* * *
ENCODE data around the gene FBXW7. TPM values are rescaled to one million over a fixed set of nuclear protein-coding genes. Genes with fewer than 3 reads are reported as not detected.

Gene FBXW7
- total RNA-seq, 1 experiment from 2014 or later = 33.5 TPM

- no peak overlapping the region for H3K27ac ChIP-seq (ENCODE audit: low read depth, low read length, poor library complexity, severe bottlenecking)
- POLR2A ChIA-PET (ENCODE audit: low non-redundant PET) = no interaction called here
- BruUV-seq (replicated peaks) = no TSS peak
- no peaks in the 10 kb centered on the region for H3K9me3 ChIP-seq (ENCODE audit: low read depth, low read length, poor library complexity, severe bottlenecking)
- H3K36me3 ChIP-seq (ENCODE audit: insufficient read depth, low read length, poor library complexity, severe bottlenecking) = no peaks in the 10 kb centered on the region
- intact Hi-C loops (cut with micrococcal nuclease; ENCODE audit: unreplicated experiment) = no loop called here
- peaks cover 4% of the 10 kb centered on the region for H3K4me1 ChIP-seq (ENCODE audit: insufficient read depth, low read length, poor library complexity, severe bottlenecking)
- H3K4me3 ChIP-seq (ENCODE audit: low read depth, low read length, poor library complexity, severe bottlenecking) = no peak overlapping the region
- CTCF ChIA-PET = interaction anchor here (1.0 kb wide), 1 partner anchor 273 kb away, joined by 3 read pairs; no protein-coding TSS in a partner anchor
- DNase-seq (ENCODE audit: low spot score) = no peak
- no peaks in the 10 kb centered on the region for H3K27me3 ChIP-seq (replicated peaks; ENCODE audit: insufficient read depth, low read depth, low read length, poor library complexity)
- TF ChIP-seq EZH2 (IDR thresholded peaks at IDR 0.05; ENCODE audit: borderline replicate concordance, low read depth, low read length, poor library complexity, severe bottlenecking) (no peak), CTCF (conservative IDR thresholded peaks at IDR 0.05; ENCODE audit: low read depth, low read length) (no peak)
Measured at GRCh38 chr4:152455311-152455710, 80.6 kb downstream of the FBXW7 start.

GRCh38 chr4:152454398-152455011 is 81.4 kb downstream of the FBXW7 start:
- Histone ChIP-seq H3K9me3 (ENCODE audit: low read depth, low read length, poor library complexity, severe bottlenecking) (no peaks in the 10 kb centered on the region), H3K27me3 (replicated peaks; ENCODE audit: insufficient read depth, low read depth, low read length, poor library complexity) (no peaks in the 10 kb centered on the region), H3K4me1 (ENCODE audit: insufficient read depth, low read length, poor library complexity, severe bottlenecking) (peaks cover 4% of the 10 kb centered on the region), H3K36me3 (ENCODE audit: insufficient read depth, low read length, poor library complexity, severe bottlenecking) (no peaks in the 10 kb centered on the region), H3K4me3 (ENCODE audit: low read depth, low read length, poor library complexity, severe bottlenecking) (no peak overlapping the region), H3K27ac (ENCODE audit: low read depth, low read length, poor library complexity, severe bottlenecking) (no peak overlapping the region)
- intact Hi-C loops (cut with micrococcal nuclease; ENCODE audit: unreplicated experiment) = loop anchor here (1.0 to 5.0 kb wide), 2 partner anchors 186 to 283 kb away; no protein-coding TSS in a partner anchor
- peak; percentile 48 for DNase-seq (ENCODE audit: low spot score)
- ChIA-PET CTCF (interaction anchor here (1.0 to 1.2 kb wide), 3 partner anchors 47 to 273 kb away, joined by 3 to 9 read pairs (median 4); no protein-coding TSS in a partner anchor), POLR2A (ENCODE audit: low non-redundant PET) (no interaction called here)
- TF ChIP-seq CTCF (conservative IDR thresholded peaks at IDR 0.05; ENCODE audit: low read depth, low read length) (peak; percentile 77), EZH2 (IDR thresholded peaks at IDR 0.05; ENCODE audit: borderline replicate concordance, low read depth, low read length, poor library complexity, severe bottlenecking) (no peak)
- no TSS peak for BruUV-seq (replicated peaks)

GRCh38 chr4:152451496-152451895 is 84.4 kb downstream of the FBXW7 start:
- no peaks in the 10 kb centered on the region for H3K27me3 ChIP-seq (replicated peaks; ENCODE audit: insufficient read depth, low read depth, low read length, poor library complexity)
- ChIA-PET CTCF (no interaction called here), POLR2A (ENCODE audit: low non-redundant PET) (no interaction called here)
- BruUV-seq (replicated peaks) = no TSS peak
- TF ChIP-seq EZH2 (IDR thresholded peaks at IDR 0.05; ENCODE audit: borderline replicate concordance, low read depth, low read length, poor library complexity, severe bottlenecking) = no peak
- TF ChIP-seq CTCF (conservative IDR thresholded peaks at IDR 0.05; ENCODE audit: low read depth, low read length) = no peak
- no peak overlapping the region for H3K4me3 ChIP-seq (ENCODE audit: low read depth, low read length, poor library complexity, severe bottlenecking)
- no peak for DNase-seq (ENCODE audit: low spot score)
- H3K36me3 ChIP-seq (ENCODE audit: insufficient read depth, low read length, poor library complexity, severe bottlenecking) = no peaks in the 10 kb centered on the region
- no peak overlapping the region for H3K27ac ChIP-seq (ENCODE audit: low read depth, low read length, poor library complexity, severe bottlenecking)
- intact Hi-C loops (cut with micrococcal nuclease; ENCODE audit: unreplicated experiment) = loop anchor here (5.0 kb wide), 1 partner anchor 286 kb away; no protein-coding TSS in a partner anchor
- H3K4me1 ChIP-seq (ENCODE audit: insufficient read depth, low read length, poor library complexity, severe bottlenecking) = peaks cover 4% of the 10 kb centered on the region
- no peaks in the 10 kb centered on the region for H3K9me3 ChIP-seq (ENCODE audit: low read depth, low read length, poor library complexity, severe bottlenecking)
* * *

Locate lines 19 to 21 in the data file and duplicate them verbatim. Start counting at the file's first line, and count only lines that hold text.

- intact Hi-C loops (cut with micrococcal nuclease; ENCODE audit: unreplicated experiment) = loop anchor here (1.0 to 5.0 kb wide), 2 partner anchors 186 to 283 kb away; no protein-coding TSS in a partner anchor
- peak; percentile 48 for DNase-seq (ENCODE audit: low spot score)
- ChIA-PET CTCF (interaction anchor here (1.0 to 1.2 kb wide), 3 partner anchors 47 to 273 kb away, joined by 3 to 9 read pairs (median 4); no protein-coding TSS in a partner anchor), POLR2A (ENCODE audit: low non-redundant PET) (no interaction called here)